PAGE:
There is no shortage of concern about privacy and security for all levels of users, from expert to novice. Most users worry about their data in some way, shape or form. This worry though is generally related to how much they have invested in and value their online life. What users want is assurance that they have some level of privacy or security so their data and files are safe.
People consider privacy and the ability to manage a secure identity a right
Security and privacy is important to users, but requires a lot of nuance to not make it overwhelming for the user
Many times users are concerned about privacy and security but don’t know if they are handling it properly
Identity management is critical but thought of as a challenging and a chore, so often ignored
Users worry about managing permissions on files and folders
Security and granular permissions are an issue and requires a lot of work and paying attention
Most users already have multiple accounts with differing levels of security
Digital IDs are complicated and easy at first but very complex when people forget or things go wrong
There is a need to provide information on possible safety or legality issues
Users need control to be approachable and considered safe enough for a new user. It can then be more complicated as they better understand what they're doing.
Tell users what possible risks the app presents for their data and how it will take care of it
Use complicated and overwhelming terminology such as "threat" and "intrusion" with new users
Provide a safe mode for new users to get started
When first presenting privacy options to the user, show a long list of controls
Make privacy setup during onboarding as quick and painless as possible while providing options. In this case, Advanced could take the user to an option screen with detailed controls.
Almost all levels of users have many online identities. For instance, they have separate ones for work and for home as an elementary safety precaution. This is to separate different parts of their digital lives. Mobile apps built on IPFS should not confuse this or make the handling of this worse.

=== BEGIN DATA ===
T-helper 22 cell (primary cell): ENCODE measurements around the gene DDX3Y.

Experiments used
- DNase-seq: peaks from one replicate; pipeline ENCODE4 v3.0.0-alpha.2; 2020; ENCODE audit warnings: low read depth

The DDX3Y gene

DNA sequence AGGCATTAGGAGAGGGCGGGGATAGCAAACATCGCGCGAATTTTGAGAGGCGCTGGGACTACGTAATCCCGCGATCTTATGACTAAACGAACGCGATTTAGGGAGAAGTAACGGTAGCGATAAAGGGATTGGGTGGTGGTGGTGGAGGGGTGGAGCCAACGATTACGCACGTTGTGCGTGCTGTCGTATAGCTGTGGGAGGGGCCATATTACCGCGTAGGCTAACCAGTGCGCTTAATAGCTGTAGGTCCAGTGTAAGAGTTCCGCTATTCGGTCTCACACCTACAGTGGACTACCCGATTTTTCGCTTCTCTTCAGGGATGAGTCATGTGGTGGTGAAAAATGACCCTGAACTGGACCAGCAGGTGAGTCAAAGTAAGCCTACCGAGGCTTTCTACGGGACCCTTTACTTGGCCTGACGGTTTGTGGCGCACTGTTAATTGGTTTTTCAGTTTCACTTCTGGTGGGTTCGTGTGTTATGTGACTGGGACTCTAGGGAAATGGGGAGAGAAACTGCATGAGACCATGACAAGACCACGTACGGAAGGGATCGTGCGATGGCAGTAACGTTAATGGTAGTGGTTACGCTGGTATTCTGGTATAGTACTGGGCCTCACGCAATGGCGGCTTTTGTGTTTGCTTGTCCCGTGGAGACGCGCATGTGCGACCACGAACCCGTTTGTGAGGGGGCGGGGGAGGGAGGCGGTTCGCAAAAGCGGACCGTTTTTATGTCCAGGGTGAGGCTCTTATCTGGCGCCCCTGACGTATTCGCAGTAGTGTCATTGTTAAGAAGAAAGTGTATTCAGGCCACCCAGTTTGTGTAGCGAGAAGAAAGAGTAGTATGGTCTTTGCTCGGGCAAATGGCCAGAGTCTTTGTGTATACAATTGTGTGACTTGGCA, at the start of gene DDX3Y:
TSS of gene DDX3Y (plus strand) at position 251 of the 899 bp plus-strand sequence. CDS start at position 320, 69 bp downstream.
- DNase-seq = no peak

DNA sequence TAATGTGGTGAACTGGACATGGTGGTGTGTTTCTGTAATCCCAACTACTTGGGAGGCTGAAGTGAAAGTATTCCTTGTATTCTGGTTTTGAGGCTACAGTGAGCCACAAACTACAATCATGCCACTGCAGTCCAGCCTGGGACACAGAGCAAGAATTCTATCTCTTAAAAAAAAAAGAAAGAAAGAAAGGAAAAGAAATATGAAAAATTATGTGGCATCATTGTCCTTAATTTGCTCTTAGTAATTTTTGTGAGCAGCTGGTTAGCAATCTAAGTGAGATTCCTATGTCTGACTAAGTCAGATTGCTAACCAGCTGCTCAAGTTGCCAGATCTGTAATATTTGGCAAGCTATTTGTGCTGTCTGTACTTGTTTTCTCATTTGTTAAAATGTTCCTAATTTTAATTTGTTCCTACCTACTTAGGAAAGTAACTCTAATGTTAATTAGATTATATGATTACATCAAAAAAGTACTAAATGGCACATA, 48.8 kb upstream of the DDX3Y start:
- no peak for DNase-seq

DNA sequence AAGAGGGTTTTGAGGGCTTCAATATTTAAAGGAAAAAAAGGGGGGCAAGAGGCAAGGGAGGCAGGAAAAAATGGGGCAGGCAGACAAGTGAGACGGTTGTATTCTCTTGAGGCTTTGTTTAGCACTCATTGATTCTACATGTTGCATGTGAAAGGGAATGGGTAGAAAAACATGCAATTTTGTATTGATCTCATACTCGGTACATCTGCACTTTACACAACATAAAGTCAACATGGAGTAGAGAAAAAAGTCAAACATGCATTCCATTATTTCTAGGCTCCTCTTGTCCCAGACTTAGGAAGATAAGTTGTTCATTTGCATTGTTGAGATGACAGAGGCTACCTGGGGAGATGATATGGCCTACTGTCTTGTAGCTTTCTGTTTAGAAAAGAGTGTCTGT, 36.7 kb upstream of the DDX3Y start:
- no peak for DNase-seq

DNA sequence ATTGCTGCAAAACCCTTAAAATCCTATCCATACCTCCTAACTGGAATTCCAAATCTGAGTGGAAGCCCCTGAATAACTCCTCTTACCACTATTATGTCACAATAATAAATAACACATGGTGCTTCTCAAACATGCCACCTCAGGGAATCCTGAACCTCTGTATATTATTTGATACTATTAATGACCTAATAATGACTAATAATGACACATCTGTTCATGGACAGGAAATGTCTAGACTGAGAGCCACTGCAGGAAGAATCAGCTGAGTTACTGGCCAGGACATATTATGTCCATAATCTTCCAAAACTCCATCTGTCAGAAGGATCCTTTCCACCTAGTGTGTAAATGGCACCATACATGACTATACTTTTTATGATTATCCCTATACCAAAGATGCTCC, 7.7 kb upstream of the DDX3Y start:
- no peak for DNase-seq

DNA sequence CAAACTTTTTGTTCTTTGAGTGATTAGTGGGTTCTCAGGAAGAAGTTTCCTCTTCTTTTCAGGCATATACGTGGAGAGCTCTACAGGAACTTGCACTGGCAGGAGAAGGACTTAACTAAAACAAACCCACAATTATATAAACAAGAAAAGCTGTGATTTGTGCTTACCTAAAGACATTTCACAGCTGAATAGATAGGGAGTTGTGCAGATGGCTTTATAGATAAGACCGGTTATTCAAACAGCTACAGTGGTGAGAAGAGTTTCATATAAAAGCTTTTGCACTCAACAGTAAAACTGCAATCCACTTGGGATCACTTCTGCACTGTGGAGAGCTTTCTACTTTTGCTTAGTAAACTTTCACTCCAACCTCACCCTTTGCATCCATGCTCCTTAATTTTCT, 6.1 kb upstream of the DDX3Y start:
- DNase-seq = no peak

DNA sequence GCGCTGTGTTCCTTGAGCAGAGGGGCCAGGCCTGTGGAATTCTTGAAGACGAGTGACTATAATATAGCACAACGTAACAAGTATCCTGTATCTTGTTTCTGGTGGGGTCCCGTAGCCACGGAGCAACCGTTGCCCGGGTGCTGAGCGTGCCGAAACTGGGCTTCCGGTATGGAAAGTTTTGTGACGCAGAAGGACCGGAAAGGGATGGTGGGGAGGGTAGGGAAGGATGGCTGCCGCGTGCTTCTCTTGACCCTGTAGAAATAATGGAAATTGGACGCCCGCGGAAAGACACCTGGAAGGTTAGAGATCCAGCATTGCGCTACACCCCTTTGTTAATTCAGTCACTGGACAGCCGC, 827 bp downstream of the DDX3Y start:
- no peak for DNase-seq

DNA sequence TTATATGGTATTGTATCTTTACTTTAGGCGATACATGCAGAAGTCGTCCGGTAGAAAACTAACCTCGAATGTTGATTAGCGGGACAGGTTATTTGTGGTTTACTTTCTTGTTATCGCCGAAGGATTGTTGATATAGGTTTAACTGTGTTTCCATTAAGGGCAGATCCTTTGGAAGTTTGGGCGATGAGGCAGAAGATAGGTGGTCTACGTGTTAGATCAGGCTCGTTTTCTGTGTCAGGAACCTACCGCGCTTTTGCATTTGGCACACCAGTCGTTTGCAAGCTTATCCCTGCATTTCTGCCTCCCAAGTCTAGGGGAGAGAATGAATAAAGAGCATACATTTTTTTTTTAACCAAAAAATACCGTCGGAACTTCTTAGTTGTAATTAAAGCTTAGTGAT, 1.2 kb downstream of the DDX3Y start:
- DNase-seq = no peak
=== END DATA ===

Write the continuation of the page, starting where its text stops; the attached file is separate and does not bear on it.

Provide account-free use or single sign-on when possible
Force the user to have an account if it isn't really necessary
Allow users to switch accounts easily if they have them
Obscure account switching features
Give the user the default option to not have an account if not necessary
Online security is an ever evolving landscape and new measures and ways of handling it are always being introduced. This often results in new apps and services introducing new ways of handling privacy and security users may not be familiar with. This creates additional barriers to entry and use.
IPFS encrypts data to the outside world, but not on the network. To encrypt data on IPFS, additional encyption often needs to be introduced, such as cryptographic keys to handle accounts.
Explain why certain security methods are required
Use public and private keys unless necessary
Hide long hashes and strings while allowing it to be viewable as an option
Require extremely long (ex. 48 words) recovery or seed phrases to generate keys
Clearly say when content is visible to the IPFS network
Hide the fact that IPFS exposes content within the network
Tell the user what a key is how it works if you need to use them
Part of the concern with accounts is what happens when things go wrong. Mobile apps and services using IPFS should be aware of this and provide alternate ways for users to safely get to their accounts if they forget passwords and keys.
Allow the option to have alternate emails and other ways of authenticating
Require the user maintain and generate private keys with no additional help
Give the user a way to view recovery phrases
Assume a user understands the implications with recovery phrases